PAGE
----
Back when I was still in my crib, I was already listening to Deep Purple, Black Sabbath, Led Zeppelin… My father was an enthusiast of hard rock, and I grew up between his records. I was fascinated by the spinning vinyl as a toddler, and I constantly bugged my father to put on a record. So I was born and raised between classic rock records. When I was about 8 I got the Appetite For Destruction box set from my cousin. She outgrew her Guns ‘n’ Roses phase, and gave it to me. Back then I was a big fan, so I was truly over the moon. Also, it was a box set. So magical! I held on to that like it was a treasure (I also outgrew my Guns ‘n’ Roses phase quite quickly, but even to this day I still hold on to that box set. I think that box set sparked my collector’s soul). After that, I inherited the collection from some friends of my parents. There was much there I wasn’t particularly interested in back then (like The Cure and Depeche Mode), but there were some albums by AC/DC and Iron Maiden that grabbed my attention. Being really grateful, I held on to all those records (and I’m very happy I did, because in time really started to appreciate all those albums). This meant my pile of records was amassing, and I could start to talk about “a collection”. It also sparked my interest in metal. I raided our local libraries for metal music, and a whole new world opened up. And I was sold…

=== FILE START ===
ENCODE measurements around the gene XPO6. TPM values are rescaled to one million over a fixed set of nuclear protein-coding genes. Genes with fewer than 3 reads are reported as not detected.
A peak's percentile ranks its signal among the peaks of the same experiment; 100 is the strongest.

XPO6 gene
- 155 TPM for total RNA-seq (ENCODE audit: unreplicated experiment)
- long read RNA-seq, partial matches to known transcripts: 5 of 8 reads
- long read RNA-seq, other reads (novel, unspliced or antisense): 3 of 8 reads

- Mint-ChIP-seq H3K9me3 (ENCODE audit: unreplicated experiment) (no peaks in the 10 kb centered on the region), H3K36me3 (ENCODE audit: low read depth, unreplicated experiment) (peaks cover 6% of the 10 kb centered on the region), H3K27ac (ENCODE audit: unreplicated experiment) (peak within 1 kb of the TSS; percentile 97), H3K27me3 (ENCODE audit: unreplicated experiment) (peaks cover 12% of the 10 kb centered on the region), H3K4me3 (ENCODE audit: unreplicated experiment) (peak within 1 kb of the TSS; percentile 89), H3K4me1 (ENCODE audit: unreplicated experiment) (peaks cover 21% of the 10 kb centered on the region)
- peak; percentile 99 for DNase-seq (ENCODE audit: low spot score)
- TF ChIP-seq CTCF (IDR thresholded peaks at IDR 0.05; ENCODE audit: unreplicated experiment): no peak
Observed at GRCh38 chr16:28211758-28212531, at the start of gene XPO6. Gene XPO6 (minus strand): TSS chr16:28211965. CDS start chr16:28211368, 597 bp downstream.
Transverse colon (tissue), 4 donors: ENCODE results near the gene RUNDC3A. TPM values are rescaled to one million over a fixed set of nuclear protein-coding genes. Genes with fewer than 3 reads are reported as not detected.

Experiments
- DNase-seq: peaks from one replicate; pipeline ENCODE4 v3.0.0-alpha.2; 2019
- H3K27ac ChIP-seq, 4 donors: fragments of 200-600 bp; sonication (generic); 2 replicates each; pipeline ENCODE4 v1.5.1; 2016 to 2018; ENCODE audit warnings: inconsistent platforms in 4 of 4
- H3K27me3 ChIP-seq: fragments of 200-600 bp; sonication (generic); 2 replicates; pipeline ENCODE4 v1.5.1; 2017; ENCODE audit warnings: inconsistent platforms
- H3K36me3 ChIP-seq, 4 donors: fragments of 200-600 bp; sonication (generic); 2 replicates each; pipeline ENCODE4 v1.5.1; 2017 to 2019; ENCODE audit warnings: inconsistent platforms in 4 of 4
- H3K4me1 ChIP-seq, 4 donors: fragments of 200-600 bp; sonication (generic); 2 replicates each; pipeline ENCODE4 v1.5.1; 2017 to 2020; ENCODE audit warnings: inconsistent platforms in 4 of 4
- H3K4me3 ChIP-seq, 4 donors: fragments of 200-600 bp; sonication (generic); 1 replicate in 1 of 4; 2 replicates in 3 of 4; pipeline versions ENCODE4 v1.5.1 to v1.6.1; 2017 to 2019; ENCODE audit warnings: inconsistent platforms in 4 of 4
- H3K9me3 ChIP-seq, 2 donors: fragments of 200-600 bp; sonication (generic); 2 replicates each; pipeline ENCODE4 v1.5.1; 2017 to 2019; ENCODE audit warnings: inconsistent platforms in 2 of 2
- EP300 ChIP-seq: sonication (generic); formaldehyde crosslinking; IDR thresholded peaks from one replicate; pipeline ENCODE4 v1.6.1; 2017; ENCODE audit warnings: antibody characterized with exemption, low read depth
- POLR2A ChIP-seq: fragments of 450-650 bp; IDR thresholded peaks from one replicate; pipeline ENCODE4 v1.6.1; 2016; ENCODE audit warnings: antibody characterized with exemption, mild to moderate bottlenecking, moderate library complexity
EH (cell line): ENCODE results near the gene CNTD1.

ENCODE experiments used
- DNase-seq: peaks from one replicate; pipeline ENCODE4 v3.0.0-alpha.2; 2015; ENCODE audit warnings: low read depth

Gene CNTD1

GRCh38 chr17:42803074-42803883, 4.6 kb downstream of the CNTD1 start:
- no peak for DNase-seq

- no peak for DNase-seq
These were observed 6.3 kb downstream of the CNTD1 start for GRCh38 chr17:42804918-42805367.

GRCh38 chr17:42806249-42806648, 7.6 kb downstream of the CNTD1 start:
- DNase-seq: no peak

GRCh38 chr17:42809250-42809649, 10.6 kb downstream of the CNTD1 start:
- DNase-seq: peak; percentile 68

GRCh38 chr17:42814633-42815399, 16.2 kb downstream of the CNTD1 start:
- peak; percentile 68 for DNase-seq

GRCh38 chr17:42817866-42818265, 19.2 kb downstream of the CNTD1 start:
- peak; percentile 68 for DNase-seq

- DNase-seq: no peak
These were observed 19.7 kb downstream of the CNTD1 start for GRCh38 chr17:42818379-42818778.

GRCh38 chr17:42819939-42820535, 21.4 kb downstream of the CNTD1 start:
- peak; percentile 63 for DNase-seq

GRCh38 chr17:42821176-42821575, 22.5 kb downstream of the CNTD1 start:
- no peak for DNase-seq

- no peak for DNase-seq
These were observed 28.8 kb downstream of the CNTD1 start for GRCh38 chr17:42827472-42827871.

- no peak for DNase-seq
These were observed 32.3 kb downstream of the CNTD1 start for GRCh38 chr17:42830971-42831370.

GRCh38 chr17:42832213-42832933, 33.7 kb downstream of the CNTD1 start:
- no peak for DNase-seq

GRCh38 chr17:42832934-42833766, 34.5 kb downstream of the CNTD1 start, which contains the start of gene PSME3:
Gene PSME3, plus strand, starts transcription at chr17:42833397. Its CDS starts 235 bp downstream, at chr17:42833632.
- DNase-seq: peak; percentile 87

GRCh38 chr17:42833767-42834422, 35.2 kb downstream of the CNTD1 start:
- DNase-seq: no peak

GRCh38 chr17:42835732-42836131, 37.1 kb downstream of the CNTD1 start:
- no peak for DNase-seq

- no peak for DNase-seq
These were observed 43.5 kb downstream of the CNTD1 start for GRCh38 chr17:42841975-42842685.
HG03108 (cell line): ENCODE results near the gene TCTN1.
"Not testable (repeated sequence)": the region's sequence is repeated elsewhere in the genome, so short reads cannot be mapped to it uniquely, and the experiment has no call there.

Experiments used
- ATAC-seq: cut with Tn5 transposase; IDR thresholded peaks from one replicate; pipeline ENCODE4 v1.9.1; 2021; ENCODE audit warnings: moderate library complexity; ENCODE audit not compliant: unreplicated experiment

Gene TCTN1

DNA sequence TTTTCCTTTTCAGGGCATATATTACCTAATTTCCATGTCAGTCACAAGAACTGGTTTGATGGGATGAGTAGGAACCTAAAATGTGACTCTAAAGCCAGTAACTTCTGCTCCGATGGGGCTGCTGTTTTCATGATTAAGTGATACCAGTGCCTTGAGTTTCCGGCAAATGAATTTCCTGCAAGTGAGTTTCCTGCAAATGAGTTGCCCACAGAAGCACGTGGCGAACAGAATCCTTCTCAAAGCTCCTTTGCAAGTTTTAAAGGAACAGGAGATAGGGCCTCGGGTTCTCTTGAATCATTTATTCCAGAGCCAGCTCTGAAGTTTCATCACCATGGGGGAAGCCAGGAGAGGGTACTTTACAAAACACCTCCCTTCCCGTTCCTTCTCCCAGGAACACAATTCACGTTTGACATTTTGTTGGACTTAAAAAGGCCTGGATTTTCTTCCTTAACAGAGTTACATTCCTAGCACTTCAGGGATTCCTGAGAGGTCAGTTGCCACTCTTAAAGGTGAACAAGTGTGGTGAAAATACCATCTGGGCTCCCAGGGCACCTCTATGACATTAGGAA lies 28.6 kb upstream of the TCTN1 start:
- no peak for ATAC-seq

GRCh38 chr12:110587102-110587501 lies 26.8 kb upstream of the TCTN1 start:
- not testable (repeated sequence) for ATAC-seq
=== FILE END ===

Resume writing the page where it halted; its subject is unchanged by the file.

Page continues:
Do you remember your first purchase?
Yes, although my first purchase was a cd. I just got my first cd-player, and I was very eager to break it in. My first album was Morbid Angel’s Covenant. Plunged straight into the death metal pool! Got it when it was just released, and much to my surprise, this has been already 20 years ago! Time does fly…